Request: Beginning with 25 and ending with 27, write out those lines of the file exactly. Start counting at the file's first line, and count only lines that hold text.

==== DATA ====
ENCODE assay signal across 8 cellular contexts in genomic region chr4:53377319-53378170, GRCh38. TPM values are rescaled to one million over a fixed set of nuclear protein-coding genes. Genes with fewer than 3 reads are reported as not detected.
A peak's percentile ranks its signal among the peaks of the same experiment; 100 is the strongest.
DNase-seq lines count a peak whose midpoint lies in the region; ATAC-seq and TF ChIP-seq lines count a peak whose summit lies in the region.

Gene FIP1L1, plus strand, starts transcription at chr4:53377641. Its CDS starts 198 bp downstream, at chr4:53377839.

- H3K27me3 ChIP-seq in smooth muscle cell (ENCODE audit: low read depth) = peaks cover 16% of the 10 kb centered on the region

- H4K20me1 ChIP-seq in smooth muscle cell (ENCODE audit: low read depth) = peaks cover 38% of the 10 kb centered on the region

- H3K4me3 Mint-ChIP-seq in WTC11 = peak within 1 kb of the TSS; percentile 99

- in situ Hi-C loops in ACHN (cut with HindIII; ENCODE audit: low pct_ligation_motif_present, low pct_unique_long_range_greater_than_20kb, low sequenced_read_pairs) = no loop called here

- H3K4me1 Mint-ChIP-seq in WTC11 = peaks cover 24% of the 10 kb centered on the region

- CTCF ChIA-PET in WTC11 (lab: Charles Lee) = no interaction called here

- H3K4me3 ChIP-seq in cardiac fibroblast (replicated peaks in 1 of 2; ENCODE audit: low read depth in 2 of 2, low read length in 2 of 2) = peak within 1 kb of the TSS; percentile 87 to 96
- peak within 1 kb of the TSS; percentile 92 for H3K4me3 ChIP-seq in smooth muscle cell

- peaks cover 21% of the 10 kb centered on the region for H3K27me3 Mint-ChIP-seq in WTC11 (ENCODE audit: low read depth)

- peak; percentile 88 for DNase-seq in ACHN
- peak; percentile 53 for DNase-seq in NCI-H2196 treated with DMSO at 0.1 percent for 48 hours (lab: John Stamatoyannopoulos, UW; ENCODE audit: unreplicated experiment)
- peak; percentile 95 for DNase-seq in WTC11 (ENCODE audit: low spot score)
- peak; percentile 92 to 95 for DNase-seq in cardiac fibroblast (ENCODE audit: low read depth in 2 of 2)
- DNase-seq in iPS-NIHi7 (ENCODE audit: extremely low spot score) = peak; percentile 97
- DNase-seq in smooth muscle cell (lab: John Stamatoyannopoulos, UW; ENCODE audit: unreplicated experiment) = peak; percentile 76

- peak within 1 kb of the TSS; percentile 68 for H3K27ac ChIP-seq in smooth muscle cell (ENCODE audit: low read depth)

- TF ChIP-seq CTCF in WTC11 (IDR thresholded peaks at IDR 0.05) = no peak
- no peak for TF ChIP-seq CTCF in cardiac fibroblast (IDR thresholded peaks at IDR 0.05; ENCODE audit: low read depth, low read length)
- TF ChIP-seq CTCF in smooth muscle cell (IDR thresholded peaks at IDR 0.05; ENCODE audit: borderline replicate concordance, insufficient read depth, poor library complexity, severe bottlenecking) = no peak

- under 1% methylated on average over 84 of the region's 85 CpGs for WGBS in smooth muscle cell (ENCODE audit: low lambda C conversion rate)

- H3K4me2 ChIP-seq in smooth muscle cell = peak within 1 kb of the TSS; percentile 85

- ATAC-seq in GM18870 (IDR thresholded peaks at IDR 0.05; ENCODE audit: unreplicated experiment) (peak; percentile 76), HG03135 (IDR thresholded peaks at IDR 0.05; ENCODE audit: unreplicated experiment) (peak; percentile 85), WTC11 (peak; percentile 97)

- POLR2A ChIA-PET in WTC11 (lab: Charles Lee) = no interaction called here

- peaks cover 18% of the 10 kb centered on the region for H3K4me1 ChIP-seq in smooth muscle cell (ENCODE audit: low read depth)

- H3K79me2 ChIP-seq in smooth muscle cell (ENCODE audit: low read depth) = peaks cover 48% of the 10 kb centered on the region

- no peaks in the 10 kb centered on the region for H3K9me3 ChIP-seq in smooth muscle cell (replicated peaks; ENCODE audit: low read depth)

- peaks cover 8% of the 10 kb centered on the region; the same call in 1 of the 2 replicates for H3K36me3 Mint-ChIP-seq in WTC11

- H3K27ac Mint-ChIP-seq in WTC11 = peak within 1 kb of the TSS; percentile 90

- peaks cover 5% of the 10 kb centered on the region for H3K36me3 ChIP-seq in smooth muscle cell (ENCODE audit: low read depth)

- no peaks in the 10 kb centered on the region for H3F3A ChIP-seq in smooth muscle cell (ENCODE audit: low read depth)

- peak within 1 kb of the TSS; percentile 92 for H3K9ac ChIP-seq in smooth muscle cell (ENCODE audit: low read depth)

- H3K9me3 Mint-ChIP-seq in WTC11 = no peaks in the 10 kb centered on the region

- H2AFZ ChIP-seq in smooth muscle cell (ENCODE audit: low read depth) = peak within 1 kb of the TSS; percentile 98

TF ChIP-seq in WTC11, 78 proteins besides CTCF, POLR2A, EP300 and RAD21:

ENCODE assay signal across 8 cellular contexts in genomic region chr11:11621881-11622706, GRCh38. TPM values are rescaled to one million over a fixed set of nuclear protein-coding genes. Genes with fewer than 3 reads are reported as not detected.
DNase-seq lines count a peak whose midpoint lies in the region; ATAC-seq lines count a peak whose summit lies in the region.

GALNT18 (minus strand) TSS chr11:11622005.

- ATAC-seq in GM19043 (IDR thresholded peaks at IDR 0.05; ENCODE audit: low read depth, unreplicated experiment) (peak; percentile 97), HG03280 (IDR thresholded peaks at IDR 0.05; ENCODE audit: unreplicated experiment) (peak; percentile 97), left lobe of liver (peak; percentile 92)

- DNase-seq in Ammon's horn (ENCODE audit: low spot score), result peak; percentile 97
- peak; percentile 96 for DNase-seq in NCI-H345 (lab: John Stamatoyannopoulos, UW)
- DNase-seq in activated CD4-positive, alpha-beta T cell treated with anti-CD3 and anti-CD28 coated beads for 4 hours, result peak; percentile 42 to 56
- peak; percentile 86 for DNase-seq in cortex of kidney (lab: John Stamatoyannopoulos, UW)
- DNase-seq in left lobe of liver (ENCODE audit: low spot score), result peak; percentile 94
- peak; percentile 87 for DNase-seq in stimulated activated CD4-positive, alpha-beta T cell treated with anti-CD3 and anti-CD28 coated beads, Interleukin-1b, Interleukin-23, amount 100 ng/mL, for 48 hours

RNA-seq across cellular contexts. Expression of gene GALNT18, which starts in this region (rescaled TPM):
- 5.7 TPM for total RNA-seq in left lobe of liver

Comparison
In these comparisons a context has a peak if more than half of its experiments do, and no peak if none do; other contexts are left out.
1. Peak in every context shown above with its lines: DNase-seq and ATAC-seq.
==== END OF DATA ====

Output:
- H3K4me2 ChIP-seq in smooth muscle cell = peak within 1 kb of the TSS; percentile 85

- ATAC-seq in GM18870 (IDR thresholded peaks at IDR 0.05; ENCODE audit: unreplicated experiment) (peak; percentile 76), HG03135 (IDR thresholded peaks at IDR 0.05; ENCODE audit: unreplicated experiment) (peak; percentile 85), WTC11 (peak; percentile 97)

- POLR2A ChIA-PET in WTC11 (lab: Charles Lee) = no interaction called here